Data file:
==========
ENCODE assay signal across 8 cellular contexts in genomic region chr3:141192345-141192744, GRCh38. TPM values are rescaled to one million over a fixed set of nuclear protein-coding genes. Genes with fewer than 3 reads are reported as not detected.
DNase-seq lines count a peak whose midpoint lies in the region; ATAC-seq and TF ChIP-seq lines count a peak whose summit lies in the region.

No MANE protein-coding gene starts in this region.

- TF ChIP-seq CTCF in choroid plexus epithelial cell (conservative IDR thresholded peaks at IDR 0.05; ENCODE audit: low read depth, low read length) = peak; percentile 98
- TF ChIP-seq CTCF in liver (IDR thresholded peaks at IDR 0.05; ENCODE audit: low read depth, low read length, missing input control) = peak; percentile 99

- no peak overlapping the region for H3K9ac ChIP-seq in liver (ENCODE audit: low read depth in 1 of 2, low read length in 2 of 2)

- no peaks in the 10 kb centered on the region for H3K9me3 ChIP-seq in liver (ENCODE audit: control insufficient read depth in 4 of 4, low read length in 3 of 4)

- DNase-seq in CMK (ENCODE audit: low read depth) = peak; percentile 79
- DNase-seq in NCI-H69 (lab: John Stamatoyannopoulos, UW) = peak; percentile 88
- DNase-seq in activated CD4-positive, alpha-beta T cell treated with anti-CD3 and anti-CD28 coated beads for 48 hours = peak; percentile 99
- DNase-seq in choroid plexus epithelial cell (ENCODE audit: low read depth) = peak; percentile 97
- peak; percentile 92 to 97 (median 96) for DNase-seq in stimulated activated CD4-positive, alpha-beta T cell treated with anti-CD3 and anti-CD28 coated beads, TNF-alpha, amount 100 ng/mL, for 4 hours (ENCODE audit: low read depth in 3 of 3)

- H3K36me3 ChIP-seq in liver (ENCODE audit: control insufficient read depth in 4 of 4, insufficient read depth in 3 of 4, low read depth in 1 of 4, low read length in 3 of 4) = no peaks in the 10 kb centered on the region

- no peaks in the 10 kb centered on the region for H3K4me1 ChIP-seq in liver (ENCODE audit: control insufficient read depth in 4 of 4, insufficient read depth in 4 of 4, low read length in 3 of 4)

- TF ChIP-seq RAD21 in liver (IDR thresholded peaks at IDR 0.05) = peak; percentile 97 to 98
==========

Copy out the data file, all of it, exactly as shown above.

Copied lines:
ENCODE assay signal across 8 cellular contexts in genomic region chr3:141192345-141192744, GRCh38. TPM values are rescaled to one million over a fixed set of nuclear protein-coding genes. Genes with fewer than 3 reads are reported as not detected.
DNase-seq lines count a peak whose midpoint lies in the region; ATAC-seq and TF ChIP-seq lines count a peak whose summit lies in the region.

No MANE protein-coding gene starts in this region.

- TF ChIP-seq CTCF in choroid plexus epithelial cell (conservative IDR thresholded peaks at IDR 0.05; ENCODE audit: low read depth, low read length) = peak; percentile 98
- TF ChIP-seq CTCF in liver (IDR thresholded peaks at IDR 0.05; ENCODE audit: low read depth, low read length, missing input control) = peak; percentile 99

- no peak overlapping the region for H3K9ac ChIP-seq in liver (ENCODE audit: low read depth in 1 of 2, low read length in 2 of 2)

- no peaks in the 10 kb centered on the region for H3K9me3 ChIP-seq in liver (ENCODE audit: control insufficient read depth in 4 of 4, low read length in 3 of 4)

- DNase-seq in CMK (ENCODE audit: low read depth) = peak; percentile 79
- DNase-seq in NCI-H69 (lab: John Stamatoyannopoulos, UW) = peak; percentile 88
- DNase-seq in activated CD4-positive, alpha-beta T cell treated with anti-CD3 and anti-CD28 coated beads for 48 hours = peak; percentile 99
- DNase-seq in choroid plexus epithelial cell (ENCODE audit: low read depth) = peak; percentile 97
- peak; percentile 92 to 97 (median 96) for DNase-seq in stimulated activated CD4-positive, alpha-beta T cell treated with anti-CD3 and anti-CD28 coated beads, TNF-alpha, amount 100 ng/mL, for 4 hours (ENCODE audit: low read depth in 3 of 3)

- H3K36me3 ChIP-seq in liver (ENCODE audit: control insufficient read depth in 4 of 4, insufficient read depth in 3 of 4, low read depth in 1 of 4, low read length in 3 of 4) = no peaks in the 10 kb centered on the region

- no peaks in the 10 kb centered on the region for H3K4me1 ChIP-seq in liver (ENCODE audit: control insufficient read depth in 4 of 4, insufficient read depth in 4 of 4, low read length in 3 of 4)

- TF ChIP-seq RAD21 in liver (IDR thresholded peaks at IDR 0.05) = peak; percentile 97 to 98